Huh! Interesting.

Where'd you see/hear this quotation?

Thanks.

Don J. Modesto
St. Petersburg, Florida
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Old 12-29-2003, 07:00 PM   #28
sanosuke
Dojo: Seigi Dojo
Location: Jakarta
Join Date: Nov 2002
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Indonesia
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Quote:
Don J. Modesto (Don_Modesto) wrote:
Huh! Interesting.

Where'd you see/hear this quotation?

Thanks.
my sensei said it, and if i'm not mistaken Mr. Peter Rehse have heard about this too. That quote actually comes from an interview with Patrick Auge sensei, the full sentence comes like this;
Quote:
After judo practice, I was so drained physically and mentally that the only thing I wanted to do was eat and sleep. After karate practice, I felt washed out physically but aggressive mentally to the point that I had difficulty controlling my emotions, and would easily get involved in arguments. On the other hand, after aikido practice, I felt physically tired but comfortable. Mentally, I felt stimulated. I could have interesting conversations with other people; I could stay focused while writing or reading. One of my sempai (seniors) said once: "If you are not careful, judo will turn you into a stupid person, karate will turn you into a mean person and aikido will turn you into an arrogant person!"
no offence intended to all judoka, karateka, and aikidoka...
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Old 12-30-2003, 11:43 AM   #29
Don_Modesto
Dojo: Messores Sensei (Largo, Fl.)
Location: Florida
Join Date: Mar 2001
Posts: 1,267
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Quote:
Reza Kauzar (sanosuke) wrote:
my sensei said it, and if i'm not mistaken Mr. Peter Rehse have heard about this too. That quote actually comes from an interview with Patrick Auge sensei, the full sentence comes like this;
Interesting!

Thanks for taking time to upload it.

Anecdotally, I've noticed this with the higher level students at the JKA and those at the Ueshiba Honbu. There's a whole difference in demeanor. (But then, there's a difference in demeanor between JKA and Wado players and Ueshiba Honbu and Yoshinkan Honbu, too.)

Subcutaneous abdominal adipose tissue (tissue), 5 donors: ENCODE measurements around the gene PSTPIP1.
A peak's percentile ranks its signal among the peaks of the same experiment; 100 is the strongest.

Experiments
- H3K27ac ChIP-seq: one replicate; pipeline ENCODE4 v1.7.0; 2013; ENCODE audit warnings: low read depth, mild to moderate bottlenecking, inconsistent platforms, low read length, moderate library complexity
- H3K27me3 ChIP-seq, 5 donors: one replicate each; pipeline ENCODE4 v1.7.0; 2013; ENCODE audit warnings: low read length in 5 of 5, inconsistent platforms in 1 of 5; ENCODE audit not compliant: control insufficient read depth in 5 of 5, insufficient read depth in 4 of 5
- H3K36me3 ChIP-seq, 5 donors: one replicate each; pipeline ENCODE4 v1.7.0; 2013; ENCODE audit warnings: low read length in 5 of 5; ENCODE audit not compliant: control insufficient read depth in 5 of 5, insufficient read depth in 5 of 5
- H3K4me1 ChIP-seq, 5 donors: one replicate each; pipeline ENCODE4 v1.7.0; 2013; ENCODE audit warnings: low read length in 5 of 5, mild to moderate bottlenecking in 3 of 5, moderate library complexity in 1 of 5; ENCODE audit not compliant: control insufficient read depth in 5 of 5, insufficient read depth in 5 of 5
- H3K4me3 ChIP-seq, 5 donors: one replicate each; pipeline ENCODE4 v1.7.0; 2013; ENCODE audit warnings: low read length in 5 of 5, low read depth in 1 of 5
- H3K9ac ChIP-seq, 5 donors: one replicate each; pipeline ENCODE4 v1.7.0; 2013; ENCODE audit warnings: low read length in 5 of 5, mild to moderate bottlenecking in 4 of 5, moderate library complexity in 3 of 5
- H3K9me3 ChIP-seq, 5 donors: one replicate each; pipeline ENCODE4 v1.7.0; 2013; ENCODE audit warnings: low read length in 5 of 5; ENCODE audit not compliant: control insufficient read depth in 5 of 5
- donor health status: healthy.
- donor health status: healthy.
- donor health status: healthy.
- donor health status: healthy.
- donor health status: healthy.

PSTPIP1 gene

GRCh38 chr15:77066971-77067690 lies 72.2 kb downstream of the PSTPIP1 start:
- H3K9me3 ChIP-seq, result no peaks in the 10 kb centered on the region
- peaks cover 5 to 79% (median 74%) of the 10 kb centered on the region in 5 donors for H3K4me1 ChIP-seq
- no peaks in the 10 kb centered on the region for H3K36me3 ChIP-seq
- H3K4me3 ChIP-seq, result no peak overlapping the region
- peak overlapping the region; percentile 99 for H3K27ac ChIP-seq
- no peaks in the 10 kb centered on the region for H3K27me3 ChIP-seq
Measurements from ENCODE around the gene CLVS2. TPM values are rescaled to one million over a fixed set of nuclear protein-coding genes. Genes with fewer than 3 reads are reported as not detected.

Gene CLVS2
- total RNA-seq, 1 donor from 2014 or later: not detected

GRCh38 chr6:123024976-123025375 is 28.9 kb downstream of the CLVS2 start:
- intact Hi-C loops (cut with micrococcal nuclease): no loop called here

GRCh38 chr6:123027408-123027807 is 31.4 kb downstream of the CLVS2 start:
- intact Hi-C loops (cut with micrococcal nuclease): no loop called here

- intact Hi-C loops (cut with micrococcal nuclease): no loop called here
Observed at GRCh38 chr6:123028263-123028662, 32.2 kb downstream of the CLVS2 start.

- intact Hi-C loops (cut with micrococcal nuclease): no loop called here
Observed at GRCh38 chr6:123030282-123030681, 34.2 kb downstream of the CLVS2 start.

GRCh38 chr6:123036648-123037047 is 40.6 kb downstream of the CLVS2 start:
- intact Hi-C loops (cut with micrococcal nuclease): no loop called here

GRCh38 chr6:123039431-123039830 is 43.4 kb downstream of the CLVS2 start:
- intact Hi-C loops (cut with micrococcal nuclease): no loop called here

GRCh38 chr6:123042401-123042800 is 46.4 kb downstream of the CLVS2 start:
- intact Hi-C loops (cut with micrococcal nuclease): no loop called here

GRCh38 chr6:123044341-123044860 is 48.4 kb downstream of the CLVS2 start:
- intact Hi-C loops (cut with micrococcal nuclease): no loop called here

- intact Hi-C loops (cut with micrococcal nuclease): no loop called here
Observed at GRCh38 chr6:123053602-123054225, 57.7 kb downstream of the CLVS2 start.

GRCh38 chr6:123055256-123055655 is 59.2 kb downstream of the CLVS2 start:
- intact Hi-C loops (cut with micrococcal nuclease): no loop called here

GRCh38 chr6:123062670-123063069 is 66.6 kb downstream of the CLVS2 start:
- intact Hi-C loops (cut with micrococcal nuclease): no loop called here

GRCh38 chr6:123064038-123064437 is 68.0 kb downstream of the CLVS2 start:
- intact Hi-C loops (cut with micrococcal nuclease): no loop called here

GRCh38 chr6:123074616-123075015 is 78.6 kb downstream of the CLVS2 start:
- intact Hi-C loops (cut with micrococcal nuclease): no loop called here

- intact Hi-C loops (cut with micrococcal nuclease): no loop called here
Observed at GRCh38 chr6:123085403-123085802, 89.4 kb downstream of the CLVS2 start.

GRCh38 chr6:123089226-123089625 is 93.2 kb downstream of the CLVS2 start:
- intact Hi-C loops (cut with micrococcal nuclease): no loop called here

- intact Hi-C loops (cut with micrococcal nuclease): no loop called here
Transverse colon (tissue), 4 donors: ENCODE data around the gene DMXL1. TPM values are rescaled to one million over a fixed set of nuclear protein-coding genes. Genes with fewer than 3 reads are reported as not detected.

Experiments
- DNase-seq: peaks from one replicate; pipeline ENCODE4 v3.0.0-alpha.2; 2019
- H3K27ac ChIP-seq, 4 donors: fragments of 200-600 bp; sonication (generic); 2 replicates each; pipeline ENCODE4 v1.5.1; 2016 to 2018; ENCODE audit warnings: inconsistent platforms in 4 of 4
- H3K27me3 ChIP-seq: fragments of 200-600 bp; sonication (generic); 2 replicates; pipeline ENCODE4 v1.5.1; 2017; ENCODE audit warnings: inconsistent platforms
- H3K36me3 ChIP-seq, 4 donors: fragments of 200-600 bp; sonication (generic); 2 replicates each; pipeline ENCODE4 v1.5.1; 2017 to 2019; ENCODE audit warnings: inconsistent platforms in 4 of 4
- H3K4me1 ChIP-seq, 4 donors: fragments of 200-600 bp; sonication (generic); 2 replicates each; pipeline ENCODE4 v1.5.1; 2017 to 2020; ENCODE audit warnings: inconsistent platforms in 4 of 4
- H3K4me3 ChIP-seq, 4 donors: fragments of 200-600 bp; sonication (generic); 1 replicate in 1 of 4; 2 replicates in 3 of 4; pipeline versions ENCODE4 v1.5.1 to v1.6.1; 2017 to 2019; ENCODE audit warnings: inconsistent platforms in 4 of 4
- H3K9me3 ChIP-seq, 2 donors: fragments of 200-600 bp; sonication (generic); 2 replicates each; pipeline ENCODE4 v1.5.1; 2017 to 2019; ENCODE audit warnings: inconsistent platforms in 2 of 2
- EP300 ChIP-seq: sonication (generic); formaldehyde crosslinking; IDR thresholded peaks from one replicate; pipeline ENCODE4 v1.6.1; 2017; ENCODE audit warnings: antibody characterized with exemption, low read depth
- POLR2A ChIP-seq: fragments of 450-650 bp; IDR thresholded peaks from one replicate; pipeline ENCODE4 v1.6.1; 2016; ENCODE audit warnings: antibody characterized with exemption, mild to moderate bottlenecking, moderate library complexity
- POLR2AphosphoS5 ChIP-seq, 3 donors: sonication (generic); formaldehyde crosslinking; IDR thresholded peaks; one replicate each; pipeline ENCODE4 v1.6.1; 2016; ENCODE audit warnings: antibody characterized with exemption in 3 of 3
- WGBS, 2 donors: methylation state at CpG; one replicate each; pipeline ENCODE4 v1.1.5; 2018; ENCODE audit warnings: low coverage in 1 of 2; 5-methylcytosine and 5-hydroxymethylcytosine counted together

'One of my sempai (seniors) said once: "If you are not careful, judo will turn you into a stupid person, karate will turn you into a mean person and aikido will turn you into an arrogant person!"'

In Japan, the judobu in high schools are thought to have "warm hearts", a Jpn euphemism for "stupid person," perhaps. My experience at a Jpn high school showed the expected range of brights in the judo demographic. I don't know how the researchers operationalized "warm heart", but some empirical results seem to support it. Relating Pyecha's research, Kim Taylor writes

"When the first Judo class was compared to 8 weeks of badminton and 8 weeks of handball, the Judo class showed a different set of personality changes. Judo I was higher than the controls on factor A. The Judo students were more sociable, good natured, easygoing, cooperative, attentive, softhearted, kindly, trustful, adaptable and warmhearted. A lower score on factor A implies a personality more aggressive, grasping, critical, obstructive, cool, aloof, hard, precise, suspicious, rigid and cold." @ (http://www.uoguelph.ca/~kataylor/mapsy2.htm)

(I know I'm taking this beyond the intent of the quote, but I'm personally interested in seeing whether the MAs' pretty hifalutin' claims are born out when submitted to rigors greater than those necessary to produce a dojo flyer. For a superb summary of pertinent research, see Brad Binder, 1999 @ http://userpages.chorus.net/wrassoc/...s/psychsoc.htm . )

Last edited by Don_Modesto : 12-30-2003 at 11:48 AM.

Don J. Modesto
St. Petersburg, Florida